Afghanistan's first COVAX consignment of 468,000 AstraZeneca COVID-19 vaccine doses arrived in Kabul on March 8. The vaccines will protect teachers and university staff from the novel coronavirus. Above, UNICEF Afghanistan Immunization Manager Sanjay Bhardwaj, left, and UNICEF Afghanistan Chief of Communication Sam Mort inspect the shipment at Hamid Karzai International Airport.
On March 4, the Republic of Moldova became the first country in Europe to receive vaccines from the COVAX Facility. "Vaccines are among the greatest advances of modern medicine," said Maha Damaj, UNICEF Representative in Moldova, above at microphone, next to the President of Moldova, Maia Sandu, far right. "Sustainable supply of [COVID-19] vaccines is the only way out of this crisis, to ensure that vaccination is available for all," Damaj said. Moldova received 14,400 vaccine doses, the first installment of an expected delivery of 24,570 Pfizer vaccine doses and up to 264,000 doses of the AstraZeneca vaccine in 2021.
On March 5, at Modibo Keita International Airport in Bamako, UNICEF Representative in Mali Sylvie Fouet, left, and WHO Representative in Mali Dr. Jean Pierre Baptiste celebrate the arrival of Mali's first shipment of 396,000 doses of COVID-19 vaccines procured by COVAX. A total of about 1.4 million doses of the AstraZeneca vaccine will be delivered to Mali before the end of 2021.
“We have equipped 251 community health centers in the districts with solar-powered refrigerators, and an additional 288 fridges are expected to arrive soon in the country," Fouet said, crediting the assistance of technical and financial partners. “Vaccines are lifesaving. No one is safe until everyone is safe."
A National Drug Authority (NDA) staff member cross-checks boxes of COVID-19 vaccines at Entebbe International Airport in Kampala. Uganda received its first consignment of 864,000 doses of the AstraZeneca vaccine from the COVAX Facility on March 5.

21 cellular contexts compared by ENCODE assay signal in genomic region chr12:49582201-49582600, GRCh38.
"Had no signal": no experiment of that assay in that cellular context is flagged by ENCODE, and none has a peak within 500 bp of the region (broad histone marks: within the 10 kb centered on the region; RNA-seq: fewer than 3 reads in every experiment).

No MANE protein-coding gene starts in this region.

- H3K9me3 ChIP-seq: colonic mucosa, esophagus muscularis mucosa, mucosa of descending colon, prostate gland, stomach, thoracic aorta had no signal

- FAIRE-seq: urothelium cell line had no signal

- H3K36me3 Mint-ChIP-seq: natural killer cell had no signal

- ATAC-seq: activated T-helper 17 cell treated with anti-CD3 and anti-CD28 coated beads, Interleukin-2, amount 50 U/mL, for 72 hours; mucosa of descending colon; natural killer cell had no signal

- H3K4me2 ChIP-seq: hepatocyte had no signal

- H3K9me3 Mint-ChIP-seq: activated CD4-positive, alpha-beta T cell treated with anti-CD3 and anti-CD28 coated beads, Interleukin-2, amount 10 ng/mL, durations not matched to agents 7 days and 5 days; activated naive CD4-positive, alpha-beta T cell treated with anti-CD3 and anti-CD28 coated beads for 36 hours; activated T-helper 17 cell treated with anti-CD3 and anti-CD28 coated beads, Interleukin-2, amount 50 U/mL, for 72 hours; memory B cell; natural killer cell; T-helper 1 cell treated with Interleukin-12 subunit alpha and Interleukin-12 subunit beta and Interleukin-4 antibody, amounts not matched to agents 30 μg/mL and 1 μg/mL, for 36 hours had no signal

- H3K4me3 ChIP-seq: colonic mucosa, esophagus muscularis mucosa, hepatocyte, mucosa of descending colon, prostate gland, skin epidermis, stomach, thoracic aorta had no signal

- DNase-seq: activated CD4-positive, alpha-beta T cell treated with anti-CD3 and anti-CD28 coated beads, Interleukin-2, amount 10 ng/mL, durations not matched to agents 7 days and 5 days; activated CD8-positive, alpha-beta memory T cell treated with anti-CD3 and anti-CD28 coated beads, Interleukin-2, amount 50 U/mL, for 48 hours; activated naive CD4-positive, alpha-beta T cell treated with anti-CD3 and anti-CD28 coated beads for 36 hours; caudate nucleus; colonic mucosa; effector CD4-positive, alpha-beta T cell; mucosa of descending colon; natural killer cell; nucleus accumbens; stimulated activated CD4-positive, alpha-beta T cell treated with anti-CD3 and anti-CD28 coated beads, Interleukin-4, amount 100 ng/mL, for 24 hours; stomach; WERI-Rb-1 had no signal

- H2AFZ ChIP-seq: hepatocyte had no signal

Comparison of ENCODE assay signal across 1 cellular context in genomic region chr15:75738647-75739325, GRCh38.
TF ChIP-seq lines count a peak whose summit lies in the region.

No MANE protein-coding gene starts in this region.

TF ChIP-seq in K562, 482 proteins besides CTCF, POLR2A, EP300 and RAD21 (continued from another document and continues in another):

On March 4, more than 480,000 doses of the AstraZeneca vaccine arrived in the Philippines via the COVAX Facility. By March 6, vaccinations were underway. Above, a health worker receives the COVID-19 vaccine in San Juan City, Metro Manila.
On March 7, an elderly man covers his eyes as he receives a COVID-19 vaccine at the Kalyanpur Primary Health Care Center, located in Saptari District, in Nepal's southern plains. Earlier that same day, Nepal received its first COVAX shipment of 48,000 doses of the AstraZeneca vaccine manufactured by the Serum Institute of India, along with 350,000 syringes and 3,500 vaccine safety boxes. The country is slated to receive 1.92 million doses by the end of May, enough to vaccinate 20 percent of the population.
"We are talking about vaccines as a vial with medicine, but really it's about people," said Sara Beysolow Nyanti, U.N. Resident Coordinator in Nepal. "It's about the number of people who will be reached with services, the number of people who will have increased immunity against COVID-19."
To track global COVID-19 vaccine deliveries through the COVAX Facility, visit the interactive UNICEF COVID-19 Vaccine Market Dashboard.
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Top photo: On March 7, Ethiopia received 2.2 million doses of the AstraZeneca COVID-19 vaccine via the COVAX Facility. © UNICEF/UN0426742/Tesfaye